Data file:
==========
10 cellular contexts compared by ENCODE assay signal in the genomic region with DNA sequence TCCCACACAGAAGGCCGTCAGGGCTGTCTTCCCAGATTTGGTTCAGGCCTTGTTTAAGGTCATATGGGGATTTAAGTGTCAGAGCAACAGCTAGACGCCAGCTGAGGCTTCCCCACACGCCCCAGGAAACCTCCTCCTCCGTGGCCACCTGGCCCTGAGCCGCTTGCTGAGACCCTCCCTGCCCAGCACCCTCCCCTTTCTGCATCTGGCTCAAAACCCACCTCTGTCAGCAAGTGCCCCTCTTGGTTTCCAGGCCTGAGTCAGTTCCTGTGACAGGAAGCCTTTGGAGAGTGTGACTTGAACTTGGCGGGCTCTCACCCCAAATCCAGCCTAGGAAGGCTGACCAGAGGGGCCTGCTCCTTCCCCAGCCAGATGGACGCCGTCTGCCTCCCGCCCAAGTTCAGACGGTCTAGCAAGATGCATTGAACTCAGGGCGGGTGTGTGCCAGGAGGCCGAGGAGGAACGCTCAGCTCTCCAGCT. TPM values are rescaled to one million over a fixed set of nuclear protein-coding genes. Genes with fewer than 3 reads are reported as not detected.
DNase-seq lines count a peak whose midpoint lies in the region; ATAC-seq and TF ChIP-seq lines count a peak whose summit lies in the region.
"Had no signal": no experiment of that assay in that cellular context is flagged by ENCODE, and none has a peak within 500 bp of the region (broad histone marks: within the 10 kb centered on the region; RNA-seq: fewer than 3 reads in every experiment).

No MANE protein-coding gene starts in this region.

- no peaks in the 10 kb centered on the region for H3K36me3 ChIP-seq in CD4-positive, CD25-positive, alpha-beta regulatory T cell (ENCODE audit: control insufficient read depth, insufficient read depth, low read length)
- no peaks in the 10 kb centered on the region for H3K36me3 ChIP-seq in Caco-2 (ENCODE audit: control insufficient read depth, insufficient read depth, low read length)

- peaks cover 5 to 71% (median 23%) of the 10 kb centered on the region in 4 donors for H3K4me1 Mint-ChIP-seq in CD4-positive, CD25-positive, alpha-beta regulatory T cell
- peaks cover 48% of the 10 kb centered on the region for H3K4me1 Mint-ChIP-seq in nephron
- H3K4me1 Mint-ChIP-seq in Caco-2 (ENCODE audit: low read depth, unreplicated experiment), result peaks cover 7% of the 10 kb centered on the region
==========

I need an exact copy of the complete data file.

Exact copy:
10 cellular contexts compared by ENCODE assay signal in the genomic region with DNA sequence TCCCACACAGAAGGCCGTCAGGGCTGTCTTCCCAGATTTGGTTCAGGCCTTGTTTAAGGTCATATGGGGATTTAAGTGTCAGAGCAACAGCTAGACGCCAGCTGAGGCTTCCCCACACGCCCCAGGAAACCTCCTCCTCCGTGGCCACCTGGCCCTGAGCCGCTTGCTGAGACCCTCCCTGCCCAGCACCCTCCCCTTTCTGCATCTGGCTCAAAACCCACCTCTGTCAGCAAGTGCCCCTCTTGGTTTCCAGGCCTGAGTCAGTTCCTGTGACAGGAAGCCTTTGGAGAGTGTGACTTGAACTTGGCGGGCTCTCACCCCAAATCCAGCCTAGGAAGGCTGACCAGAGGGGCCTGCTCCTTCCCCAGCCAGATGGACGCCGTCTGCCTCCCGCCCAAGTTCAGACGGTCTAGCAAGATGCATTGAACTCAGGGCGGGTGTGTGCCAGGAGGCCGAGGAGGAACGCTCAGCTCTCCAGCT. TPM values are rescaled to one million over a fixed set of nuclear protein-coding genes. Genes with fewer than 3 reads are reported as not detected.
DNase-seq lines count a peak whose midpoint lies in the region; ATAC-seq and TF ChIP-seq lines count a peak whose summit lies in the region.
"Had no signal": no experiment of that assay in that cellular context is flagged by ENCODE, and none has a peak within 500 bp of the region (broad histone marks: within the 10 kb centered on the region; RNA-seq: fewer than 3 reads in every experiment).

No MANE protein-coding gene starts in this region.

- no peaks in the 10 kb centered on the region for H3K36me3 ChIP-seq in CD4-positive, CD25-positive, alpha-beta regulatory T cell (ENCODE audit: control insufficient read depth, insufficient read depth, low read length)
- no peaks in the 10 kb centered on the region for H3K36me3 ChIP-seq in Caco-2 (ENCODE audit: control insufficient read depth, insufficient read depth, low read length)

- peaks cover 5 to 71% (median 23%) of the 10 kb centered on the region in 4 donors for H3K4me1 Mint-ChIP-seq in CD4-positive, CD25-positive, alpha-beta regulatory T cell
- peaks cover 48% of the 10 kb centered on the region for H3K4me1 Mint-ChIP-seq in nephron
- H3K4me1 Mint-ChIP-seq in Caco-2 (ENCODE audit: low read depth, unreplicated experiment), result peaks cover 7% of the 10 kb centered on the region